Canadian Manufacturing

Terrestrial Energy advances plan to bring molten salt nuclear reactor to market

Canadian firm's U.S. subsidiary has set the American regulatory wheels in motion, preparing for a next-gen nuclear site in the U.S. in the 2020s


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A rendering of a planned Terrestrial Energy Integral Molten Salt Reactor (IMSR) facility. Unlike conventional nuclear plants, the facility would use liquid uranium as opposed to solid uranium. PHOTO: Terrestrial Energy

NEW YORK—The American wing of Ontario-based Terrestrial Energy Inc. is pushing forward with plans to commercialize a next-generation nuclear reactor in the U.S.

As part of the pre-application process, the company announced Jan. 24 it has informed the U.S. Nuclear Regulatory Commission (USNRC) it plans to apply to license a small modular nuclear reactor in the U.S. within the next few years.

Mirroring a similar move in Canada last year, when Terrestrial began engaging with the Canadian Nuclear Safety Commission on its reactor design, the company said it will begin working with the U.S. nuclear watchdog to develop a licensing framework for its technology this year.

Ultimately, Terrestrial plans to submit a licensing application to the USNRC in late 2019.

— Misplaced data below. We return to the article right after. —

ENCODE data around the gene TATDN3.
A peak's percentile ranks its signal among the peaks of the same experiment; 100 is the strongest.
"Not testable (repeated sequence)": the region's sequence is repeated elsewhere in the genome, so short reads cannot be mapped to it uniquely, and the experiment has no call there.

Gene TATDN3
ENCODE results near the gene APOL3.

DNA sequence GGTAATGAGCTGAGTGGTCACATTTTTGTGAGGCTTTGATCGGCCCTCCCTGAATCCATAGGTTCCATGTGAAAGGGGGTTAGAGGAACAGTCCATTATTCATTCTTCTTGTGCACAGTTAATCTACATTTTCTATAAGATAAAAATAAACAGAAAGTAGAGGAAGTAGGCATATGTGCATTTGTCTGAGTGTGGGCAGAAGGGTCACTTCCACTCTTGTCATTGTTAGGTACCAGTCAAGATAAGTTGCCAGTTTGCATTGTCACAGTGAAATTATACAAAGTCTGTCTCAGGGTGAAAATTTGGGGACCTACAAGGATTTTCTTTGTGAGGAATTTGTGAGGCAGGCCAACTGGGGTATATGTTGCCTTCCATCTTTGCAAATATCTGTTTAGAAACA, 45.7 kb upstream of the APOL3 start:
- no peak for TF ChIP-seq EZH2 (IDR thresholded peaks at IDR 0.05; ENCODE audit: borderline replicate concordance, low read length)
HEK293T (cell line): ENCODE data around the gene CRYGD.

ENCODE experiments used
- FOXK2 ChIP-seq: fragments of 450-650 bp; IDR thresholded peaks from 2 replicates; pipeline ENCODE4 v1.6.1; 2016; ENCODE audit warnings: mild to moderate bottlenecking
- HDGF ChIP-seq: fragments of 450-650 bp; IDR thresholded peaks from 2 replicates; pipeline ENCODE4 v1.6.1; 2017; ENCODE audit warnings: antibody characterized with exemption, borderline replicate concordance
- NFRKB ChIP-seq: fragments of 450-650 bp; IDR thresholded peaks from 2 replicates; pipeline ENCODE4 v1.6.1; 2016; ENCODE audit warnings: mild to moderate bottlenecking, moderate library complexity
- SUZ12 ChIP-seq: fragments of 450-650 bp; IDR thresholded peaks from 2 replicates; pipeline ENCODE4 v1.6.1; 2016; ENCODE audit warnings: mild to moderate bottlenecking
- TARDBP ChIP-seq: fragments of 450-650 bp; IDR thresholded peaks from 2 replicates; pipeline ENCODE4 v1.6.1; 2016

“This is a very exciting time for the nuclear power industry,” Simon Irish, the company’s CEO, said in a statement. “We are moving forward with the design and regulatory actions needed to allow the company to bring the [Integral Molten Salt Reactor] to market in the 2020s.”

“The IMSR’s design choices will result in an Advanced Reactor that delivers clean, cost-competitive and high-grade industrial heat,” Irish added. “This capability can serve the many and varied heat requirements of industry, and as well as those of the electric power sector where the IMSR’s dispatchablity will be greatly prized.”

The company has been developing its IMSR since 2013, with the goal of bringing the civilian nuclear power industry into the 21st century. Employing liquid uranium as opposed to solid uranium, Terrestrial touts the design as both safer and cleaner—due to possible spent fuel recycling—than conventional nuclear power. Unlike the majority of the world’s functioning nuclear reactors, which rely on pressurized water, Terrestrial’s design does not require pressurization of any kind.

As the name suggests, the reactor uses molten fluoride or chloride salt that serves as both the nuclear fuel and the coolant.

The company is one of a number of Canadian startups working to modernize the nuclear industry. Last year, Terrestrial raised $10 million in its first major financing round to further its design.

Though the company says its molten salt nuclear technology is entirely scalable—unlike traditional plants that need to be large in order to make them economically competitive—it is planning to pursue a 400 megawatt-thermal reactor in the U.S.

Terrestrial said it is evaluating four possible sites for the plant, including Idaho National Laboratory in the western U.S., as well as three unidentified sites “east of the Mississippi River.”


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